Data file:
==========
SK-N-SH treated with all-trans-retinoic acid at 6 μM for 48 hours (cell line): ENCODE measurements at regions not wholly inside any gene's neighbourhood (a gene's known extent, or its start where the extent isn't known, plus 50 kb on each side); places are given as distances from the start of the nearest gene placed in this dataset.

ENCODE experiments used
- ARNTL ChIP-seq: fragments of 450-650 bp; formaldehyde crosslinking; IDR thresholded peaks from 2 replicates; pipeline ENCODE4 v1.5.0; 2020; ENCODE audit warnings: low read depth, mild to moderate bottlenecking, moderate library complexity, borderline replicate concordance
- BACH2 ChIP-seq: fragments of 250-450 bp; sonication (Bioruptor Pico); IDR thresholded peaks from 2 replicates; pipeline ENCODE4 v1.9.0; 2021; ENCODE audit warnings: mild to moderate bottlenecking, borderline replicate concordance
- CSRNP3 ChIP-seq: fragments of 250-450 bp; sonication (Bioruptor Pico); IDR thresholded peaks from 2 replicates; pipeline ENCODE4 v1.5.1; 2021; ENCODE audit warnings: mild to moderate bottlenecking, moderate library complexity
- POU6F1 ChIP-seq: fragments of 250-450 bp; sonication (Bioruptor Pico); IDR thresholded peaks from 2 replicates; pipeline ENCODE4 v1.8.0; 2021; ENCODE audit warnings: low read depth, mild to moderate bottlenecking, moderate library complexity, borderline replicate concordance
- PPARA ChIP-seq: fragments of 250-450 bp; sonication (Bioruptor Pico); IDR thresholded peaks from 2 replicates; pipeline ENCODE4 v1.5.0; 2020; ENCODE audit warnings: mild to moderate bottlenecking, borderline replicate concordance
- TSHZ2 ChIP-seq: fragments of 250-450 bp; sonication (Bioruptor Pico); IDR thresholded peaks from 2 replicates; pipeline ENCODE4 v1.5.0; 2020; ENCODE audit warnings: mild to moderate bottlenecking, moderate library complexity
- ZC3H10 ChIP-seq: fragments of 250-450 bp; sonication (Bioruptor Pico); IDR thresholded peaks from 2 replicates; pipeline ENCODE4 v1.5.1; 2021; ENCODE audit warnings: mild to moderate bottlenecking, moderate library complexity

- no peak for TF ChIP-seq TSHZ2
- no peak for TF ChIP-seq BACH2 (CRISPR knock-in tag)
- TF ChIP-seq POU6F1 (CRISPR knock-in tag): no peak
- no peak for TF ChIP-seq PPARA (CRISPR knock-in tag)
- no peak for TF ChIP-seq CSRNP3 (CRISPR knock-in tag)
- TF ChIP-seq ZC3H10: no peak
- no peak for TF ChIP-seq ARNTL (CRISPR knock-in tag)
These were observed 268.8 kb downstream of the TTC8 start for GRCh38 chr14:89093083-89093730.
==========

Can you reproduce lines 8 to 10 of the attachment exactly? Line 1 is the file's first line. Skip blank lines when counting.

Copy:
- TSHZ2 ChIP-seq: fragments of 250-450 bp; sonication (Bioruptor Pico); IDR thresholded peaks from 2 replicates; pipeline ENCODE4 v1.5.0; 2020; ENCODE audit warnings: mild to moderate bottlenecking, moderate library complexity
- ZC3H10 ChIP-seq: fragments of 250-450 bp; sonication (Bioruptor Pico); IDR thresholded peaks from 2 replicates; pipeline ENCODE4 v1.5.1; 2021; ENCODE audit warnings: mild to moderate bottlenecking, moderate library complexity

- no peak for TF ChIP-seq TSHZ2